The Shins experiment with new sound on ‘Heartworms’

By Thomas Infante
Arts & Entertainment Editor

After five years of anticipation, indie rock band The Shins released its fifth album, “Heartworms,” on March 10. It’s the first release since the band’s 2012 album “Port of Morrow,” which is when the band saw major personnel changes. The only original member of The Shins remaining is lead vocalist, guitarist and songwriter James Mercer, who is now almost solely responsible for creating the band’s music.

 Although Mercer has not lost his talent for quirky lyrics and catchy musical arrangements, he has abandoned much of the edgier indie rock inspirations of The Shins’s first few albums. “Heartworms,” in contrast, has more of a pop-influenced sound with some psychedelic and electronic elements that take some minor risks with the band’s tried-and-true sound.

‘Heartworms’ is the first album released by the band in five years. (Flickr)

 The singles released from “Heartworms” thus far could not be any more different. The lead single “Name for You” acts as a sort of summary statement for the entire album. It’s a fun song, with Mercer’s silly lyrics and high-pitched singing complementing the cheerful instrumentation. The song gets repetitive quickly, however, and doesn’t stand out from a creative or musical standpoint.

The other single “So What Now” was released as part of the soundtrack to the 2014 film “Wish I Was Here.” This song is mellower, with airy synthesizers that crescendo with the percussion into a strong, memorable chorus.

The disconnect in both the sound and release dates of these tracks epitomize the album as a whole. While the songs individually are above average, it doesn’t seem that Mercer had much of an idea what he was trying to achieve with “Heartworms.”

 None of the songs on “Heartworms” are terrible, but several of them sound like outtakes from previous albums or from his side project, the indie rock band Broken Bells. The song “Dead Alive,” for example, is pretty good, with some eerie synthesizers and trippy vocal harmonies and effects that give the track some ethereal qualities while remaining upbeat.

However, there is nothing about this song that sonically separates it from the last decade of material that Mercer has released. The song could easily fit on 2007’s “Wincing the Night Away,” the last album released featuring The Shins’s original lineup.

 Other songs are so forgettable that it’s hard to believe that it took five years to put this album together. This is not to say that every song previously released by the band has been a standout masterpiece, but The Shins’s sound did not suffer from the overproduction until  “Heartworms.”

The song “Fantasy Island” sounds extremely artificial, with layered synthesizers that all blend into one another in the blandest way possible. Mercer’s distinct voice is drenched in effects to make it echo, creating a sleepy soundscape.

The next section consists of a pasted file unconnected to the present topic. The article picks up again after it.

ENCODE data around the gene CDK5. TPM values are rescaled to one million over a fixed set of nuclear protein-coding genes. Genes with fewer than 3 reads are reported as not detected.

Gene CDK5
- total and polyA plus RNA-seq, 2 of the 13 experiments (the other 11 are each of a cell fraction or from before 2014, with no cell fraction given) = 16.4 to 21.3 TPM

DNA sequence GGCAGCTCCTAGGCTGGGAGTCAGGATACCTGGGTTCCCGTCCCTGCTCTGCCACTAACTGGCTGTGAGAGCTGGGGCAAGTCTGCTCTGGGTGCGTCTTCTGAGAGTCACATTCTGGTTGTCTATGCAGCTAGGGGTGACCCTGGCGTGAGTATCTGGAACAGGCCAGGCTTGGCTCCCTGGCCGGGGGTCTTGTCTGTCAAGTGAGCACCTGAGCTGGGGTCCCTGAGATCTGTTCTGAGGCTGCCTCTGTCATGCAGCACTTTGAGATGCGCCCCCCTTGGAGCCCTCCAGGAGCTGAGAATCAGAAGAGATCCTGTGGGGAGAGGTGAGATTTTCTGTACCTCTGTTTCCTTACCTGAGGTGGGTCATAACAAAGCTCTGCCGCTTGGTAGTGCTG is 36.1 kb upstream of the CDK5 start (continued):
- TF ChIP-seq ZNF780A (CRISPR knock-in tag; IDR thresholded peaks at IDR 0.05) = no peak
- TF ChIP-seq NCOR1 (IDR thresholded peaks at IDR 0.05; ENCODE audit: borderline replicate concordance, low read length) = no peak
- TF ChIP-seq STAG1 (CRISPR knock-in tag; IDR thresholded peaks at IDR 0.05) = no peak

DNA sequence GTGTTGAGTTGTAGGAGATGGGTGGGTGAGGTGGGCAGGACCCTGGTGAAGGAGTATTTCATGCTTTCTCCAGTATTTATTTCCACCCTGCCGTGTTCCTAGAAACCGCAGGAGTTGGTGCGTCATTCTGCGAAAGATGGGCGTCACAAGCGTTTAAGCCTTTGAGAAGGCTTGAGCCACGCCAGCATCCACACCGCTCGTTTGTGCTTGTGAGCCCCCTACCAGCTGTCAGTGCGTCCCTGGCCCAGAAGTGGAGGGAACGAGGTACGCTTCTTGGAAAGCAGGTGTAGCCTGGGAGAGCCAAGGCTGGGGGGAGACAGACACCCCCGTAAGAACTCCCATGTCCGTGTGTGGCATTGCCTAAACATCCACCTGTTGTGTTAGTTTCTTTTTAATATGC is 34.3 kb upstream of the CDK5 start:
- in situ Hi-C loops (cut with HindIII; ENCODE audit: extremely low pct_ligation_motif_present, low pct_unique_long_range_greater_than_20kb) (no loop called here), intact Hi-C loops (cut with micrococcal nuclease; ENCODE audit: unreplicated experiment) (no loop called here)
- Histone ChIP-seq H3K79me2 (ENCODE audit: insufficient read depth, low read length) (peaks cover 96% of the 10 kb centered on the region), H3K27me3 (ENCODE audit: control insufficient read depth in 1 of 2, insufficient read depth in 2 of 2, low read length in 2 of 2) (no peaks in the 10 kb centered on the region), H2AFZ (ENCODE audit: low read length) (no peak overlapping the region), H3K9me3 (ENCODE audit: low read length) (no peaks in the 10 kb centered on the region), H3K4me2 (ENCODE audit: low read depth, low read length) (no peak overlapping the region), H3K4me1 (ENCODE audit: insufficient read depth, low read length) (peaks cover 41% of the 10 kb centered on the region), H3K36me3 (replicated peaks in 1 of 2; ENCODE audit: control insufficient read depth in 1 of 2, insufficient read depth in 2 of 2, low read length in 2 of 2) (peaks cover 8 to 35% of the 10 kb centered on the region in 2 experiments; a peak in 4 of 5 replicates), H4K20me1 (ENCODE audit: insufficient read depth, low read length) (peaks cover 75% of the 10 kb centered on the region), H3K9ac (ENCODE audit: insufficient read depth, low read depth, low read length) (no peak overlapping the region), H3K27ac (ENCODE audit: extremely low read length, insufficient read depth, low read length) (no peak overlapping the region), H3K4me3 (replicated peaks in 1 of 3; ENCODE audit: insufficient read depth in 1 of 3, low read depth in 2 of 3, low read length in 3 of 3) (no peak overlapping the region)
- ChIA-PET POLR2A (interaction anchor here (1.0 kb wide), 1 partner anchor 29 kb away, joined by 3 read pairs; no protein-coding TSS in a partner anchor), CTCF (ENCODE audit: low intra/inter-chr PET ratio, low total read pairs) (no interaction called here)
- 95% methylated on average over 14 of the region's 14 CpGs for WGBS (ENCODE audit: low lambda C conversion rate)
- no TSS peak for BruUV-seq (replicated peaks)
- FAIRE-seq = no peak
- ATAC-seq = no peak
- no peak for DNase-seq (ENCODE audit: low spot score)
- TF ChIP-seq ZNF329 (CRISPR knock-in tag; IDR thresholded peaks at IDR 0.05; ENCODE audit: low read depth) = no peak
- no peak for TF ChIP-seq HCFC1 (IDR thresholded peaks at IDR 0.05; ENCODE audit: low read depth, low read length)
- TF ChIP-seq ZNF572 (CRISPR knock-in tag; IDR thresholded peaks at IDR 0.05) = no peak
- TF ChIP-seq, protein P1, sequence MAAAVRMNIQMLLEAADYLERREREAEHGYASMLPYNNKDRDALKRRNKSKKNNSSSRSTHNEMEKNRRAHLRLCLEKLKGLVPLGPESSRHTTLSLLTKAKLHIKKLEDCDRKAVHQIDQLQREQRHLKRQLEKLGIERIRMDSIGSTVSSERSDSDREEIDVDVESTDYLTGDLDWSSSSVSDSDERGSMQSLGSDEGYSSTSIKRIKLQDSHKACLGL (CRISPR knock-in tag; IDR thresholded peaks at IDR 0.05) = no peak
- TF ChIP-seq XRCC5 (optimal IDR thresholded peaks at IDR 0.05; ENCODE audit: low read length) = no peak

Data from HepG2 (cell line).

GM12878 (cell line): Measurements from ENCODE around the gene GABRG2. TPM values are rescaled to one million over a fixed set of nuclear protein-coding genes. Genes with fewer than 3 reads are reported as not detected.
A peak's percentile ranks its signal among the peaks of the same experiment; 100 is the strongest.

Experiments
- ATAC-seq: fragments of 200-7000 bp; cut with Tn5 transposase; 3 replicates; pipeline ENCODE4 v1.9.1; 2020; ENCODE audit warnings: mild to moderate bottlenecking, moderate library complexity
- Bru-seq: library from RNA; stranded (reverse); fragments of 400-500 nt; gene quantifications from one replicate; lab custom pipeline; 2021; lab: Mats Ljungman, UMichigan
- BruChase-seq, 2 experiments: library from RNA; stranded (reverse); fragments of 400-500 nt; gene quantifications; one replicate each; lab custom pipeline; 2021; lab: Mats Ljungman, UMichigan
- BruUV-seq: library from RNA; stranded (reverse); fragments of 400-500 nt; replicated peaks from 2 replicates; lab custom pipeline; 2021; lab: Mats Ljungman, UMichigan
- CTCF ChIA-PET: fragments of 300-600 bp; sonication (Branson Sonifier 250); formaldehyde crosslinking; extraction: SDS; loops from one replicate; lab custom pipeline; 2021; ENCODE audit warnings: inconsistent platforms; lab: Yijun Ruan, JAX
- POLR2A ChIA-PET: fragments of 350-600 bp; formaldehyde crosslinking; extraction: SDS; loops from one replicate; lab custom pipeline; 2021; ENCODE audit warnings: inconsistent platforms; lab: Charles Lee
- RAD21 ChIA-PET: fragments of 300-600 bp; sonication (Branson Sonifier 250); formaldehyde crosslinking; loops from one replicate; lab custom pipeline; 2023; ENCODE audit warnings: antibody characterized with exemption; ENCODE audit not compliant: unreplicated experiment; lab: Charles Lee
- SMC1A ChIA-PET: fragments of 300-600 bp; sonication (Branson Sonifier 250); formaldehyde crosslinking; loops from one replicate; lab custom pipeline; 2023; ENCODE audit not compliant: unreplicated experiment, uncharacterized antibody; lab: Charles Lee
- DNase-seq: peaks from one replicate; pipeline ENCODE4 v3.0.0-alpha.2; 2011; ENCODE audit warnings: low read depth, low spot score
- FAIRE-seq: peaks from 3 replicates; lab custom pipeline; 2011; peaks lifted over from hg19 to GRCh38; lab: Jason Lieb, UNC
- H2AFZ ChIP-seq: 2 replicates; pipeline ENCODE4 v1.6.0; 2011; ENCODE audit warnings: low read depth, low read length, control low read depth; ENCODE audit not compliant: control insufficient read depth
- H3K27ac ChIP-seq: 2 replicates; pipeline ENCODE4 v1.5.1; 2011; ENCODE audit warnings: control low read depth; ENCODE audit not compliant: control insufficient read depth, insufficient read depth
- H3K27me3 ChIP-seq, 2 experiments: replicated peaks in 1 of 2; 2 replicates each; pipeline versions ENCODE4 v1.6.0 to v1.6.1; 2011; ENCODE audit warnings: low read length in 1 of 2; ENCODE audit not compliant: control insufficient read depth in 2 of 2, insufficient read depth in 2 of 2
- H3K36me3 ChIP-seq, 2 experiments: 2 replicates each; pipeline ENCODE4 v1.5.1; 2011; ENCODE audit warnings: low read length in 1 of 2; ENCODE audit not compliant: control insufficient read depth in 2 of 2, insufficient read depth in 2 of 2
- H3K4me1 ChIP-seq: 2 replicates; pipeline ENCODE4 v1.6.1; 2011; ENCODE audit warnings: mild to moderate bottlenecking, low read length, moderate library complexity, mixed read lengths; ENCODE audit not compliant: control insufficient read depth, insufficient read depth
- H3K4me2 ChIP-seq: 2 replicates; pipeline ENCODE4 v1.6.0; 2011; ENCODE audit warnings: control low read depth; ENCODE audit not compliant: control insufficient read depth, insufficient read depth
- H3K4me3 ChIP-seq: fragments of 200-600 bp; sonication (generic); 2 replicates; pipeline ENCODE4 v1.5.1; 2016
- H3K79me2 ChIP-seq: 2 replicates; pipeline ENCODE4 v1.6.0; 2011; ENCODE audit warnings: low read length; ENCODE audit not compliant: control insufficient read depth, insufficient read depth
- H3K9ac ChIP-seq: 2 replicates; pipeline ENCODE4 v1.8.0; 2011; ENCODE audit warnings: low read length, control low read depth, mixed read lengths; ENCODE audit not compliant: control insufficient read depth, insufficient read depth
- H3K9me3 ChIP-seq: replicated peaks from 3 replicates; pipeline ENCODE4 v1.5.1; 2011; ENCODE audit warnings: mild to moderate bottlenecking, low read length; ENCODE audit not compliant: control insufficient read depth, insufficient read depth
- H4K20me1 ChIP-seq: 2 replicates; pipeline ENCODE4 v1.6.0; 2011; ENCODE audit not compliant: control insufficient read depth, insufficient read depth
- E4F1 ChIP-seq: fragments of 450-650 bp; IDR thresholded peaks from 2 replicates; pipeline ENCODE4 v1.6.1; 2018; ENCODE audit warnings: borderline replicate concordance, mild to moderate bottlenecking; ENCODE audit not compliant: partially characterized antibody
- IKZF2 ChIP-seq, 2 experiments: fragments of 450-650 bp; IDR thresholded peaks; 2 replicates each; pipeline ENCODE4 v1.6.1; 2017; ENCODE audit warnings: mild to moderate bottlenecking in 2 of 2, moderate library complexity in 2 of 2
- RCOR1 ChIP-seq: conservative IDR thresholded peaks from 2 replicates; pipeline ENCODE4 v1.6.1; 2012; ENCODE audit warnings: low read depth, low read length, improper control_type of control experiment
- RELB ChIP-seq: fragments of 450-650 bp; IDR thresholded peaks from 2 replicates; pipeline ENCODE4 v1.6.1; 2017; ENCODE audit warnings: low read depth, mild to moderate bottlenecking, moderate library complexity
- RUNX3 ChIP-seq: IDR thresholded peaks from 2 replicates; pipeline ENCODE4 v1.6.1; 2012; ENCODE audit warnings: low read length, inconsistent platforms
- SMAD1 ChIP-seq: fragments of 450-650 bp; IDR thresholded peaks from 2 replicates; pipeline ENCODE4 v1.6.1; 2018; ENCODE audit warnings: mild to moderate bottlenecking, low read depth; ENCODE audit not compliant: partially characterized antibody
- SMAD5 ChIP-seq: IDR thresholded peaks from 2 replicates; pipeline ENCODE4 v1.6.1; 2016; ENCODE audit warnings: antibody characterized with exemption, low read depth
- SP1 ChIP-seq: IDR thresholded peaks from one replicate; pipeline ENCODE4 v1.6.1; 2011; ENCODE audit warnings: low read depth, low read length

The album picks up around the midway point and from there the songs are mostly solid, even if some sound reminiscent of the band’s earlier material. “Mildenhall” is an acoustic ballad with a western folk tinge to it. Mercer’s lyrics detail his childhood experience of moving to England to be near his father who was stationed there for the Air Force.

Mercer moves the band’s sound away from indie rock on ‘Heartworms.’ (Flickr)

The small details in his phrasing, from a classmate giving him a cassette tape of indie band Jesus and the Mary Chain to skating along cobblestone paths, give the song a personal quality that feels absent elsewhere on the album.

Half a Million” is the only song on the album to prominently feature an electric guitar in the instrumentation, which is a breath of fresh air from the other synthesizer-heavy tracks. The guitar power chords combined with the keyboard riffs create a danceable and energetic sound, while Mercer’s lyrics discuss growing up and taking responsibility for one’s actions.

The album ends with the song “The Fear,” which “is about someone who realizes that he missed an opportunity with a relationship and he’s sad about it. The door has closed and he’s sad about it,” Mercer said in an interview with NME.

While the title and lyrics of the song are melancholy, the music is calm and blissful. The instrumentation draws from Latin music, with percussion instruments that sound like maracas and claves present in the rhythm section. Mercer also makes use of ukulele, harmonica and violin on this track, giving it easily the most sonic diversity of any song on this record.

Overall, “Heartworms” is more disappointing than it is bad. With Mercer’s dominant creative lead, The Shins are now less of a band and more of an ongoing musical project headed by one individual, like Justin Vernon’s band Bon Iver. Hopefully in time Mercer will learn to develop his own distinct sound without his old band mates, or cave in and rehire them.